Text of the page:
Ritigala, evergreen misty mountain once an austere Buddhist monastery

By Lawanya Wijesekera, The Sunday Times, Nov 13, 2011

Ritigala, Sri Lanka -- Part of the Cultural Triangle, Ritigala is one of the less visited but most legendary ancient sites of Sri Lanka. Situated 188 km north-east of Colombo in the North Central province, it is right between the ancient cities of Anuradhapura and Polonnaruwa midway on the Habarana-Maradankadawala (A11) road.

We chose to visit Ritigala as a day trip, from Kandy. Travelling to Matale and Dambulla we then took an off road from Kekirawa town towards Ganewalpola and then on to Ritigala. It was a two and a half hour drive from Kandy.

There were a few other visitors when we reached the foot of the range. The Ritigala mountain range, spreads over a 3776-acre (1582 ha) land, a Strict Nature Reserve managed by the Department of Wildlife of Sri Lanka together with the Forest Department.

One of our group began to tell us the epic story associated with the mountain. Rich in chronicles woven together with history, legend and mythology, the source of the name Ritigala is arbitrary – “Gala” means rock in Sinhala, but “Riti” may have come from the abundance of a variety of tall evergreen tree that can be seen in the forest: Riti (Antiaris toxicaria) with a trunk as straight as a pole. “Riti” is the Sinhala word for pole. On the other hand “Riti” may have originated from the Pali word “arittha”, meaning ‘safety’.
The last and smallest "roundabout" with well preserved curved curbstones

Its proud history goes back to the time of the Ramayana. This legendary mountain is believed to have been the launching pad of Lord Hanuman’s (the monkey lord) gigantic leap from Sri Lanka to India, to tell his master King Rama, where his wife, Queen Sita was being held by King Ravana of Lanka. Folklore claims that the evergreen nature of the Ritigala forest range is due to some medicinal plants dropping off from the chunk of Himalayan forest that Hanuman was carrying back to Rama's brother, Prince Lakshmana who had been wounded in combat between Rama and Ravana .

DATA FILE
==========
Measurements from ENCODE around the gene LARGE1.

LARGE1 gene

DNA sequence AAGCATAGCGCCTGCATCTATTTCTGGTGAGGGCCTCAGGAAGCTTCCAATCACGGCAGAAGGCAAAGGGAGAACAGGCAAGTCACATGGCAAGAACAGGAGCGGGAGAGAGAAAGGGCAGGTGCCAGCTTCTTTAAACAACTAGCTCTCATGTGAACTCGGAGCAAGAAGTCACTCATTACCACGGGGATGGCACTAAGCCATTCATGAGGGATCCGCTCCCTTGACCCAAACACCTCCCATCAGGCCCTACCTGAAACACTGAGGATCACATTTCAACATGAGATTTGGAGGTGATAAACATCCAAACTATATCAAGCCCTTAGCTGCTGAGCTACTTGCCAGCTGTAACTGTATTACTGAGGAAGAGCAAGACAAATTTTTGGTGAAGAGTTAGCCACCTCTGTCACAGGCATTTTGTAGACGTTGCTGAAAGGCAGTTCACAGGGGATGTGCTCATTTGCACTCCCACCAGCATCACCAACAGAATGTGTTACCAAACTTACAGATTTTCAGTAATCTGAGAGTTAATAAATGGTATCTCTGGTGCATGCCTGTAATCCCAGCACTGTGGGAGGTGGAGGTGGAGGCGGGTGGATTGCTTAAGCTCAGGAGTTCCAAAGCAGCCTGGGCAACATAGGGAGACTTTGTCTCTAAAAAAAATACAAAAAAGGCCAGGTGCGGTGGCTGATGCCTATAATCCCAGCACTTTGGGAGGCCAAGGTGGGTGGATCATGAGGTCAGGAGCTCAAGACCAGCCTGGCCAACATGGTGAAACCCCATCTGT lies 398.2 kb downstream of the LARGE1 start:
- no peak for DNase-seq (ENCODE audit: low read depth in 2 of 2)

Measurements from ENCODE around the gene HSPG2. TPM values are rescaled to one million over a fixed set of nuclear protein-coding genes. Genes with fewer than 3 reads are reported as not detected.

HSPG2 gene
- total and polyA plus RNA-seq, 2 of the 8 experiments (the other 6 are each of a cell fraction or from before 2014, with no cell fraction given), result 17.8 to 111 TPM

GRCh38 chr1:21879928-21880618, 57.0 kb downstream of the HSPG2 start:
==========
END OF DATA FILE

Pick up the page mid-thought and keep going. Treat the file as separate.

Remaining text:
At the office of the Department of Archaeology by the entrance to Ritigala, a guide accompanies you giving historical details of the site. According to our guide, Ritigala had been used as a place of refuge, from as far back as the 3rd century BC by Prince Pandukhabaya(377-307 BC), King Dutugemunu (161-137 BC) and King Jetthatissa in the seventh century. Ritigala had also been used as an ancient Buddhist monastery by hermit (Pamsukulika) monks who practised extreme austerity. This fact is evidenced by the rock inscriptions discovered in some of the 70 odd natural caves at the site, dating back to the 1st century BC.

The guide informed us that what we see today are the remnants of the monastery that King Sena I, built in the 9th century AD for these Buddhist monks. The Archaeological Department has painstakingly restored many of the ruins.

The site reminded me of the open theatre complex at the University of Peradeniya. There before us were the remnants of a huge construction that looked like a polygonal audience of a huge arena. What resembled the seats was made of huge rectangular stones. Only a part of the construction was restored. The other part consists of scattered stone slabs.

I imagined people sitting on this huge arena but the guide informed us that this is the bund of a large man-made reservoir, with a circumference of 1,200 and not as I imagined an open theatre!